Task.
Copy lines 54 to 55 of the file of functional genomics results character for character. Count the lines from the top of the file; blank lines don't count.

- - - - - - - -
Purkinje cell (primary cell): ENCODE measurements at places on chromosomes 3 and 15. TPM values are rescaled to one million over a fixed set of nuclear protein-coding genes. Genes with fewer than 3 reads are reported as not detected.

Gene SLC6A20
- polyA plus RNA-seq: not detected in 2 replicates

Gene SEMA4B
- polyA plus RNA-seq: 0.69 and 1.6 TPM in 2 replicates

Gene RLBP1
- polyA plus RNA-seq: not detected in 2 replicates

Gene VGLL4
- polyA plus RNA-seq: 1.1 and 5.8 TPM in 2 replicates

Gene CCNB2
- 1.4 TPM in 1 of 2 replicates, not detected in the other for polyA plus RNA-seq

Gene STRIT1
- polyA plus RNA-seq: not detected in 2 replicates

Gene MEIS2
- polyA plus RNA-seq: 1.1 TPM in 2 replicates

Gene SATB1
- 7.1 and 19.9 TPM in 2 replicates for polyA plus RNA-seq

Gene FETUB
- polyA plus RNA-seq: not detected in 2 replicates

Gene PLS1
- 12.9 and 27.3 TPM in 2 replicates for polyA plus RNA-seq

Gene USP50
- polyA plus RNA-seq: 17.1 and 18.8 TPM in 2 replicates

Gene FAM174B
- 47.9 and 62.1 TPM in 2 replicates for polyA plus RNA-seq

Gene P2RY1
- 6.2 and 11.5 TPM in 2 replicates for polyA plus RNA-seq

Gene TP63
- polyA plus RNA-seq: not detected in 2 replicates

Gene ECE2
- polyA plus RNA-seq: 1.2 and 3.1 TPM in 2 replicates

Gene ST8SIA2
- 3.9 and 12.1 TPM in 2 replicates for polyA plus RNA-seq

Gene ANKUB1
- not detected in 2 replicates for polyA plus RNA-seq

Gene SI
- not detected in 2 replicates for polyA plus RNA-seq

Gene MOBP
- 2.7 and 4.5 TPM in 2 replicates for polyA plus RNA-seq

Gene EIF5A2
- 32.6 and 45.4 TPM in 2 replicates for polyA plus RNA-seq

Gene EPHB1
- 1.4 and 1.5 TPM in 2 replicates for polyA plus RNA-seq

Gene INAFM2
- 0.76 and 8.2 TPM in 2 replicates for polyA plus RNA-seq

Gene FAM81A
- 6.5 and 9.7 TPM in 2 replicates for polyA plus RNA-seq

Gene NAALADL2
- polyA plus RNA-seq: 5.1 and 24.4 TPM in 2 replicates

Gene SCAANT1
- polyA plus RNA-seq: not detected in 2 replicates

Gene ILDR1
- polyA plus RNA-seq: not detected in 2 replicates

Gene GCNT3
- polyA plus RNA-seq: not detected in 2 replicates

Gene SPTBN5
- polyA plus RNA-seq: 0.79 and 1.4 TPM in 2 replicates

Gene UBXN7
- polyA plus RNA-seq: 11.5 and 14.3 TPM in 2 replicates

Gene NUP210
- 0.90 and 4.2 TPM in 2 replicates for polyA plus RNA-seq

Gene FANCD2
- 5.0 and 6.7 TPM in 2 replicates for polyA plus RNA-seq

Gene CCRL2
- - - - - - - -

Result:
Gene GCNT3
- polyA plus RNA-seq: not detected in 2 replicates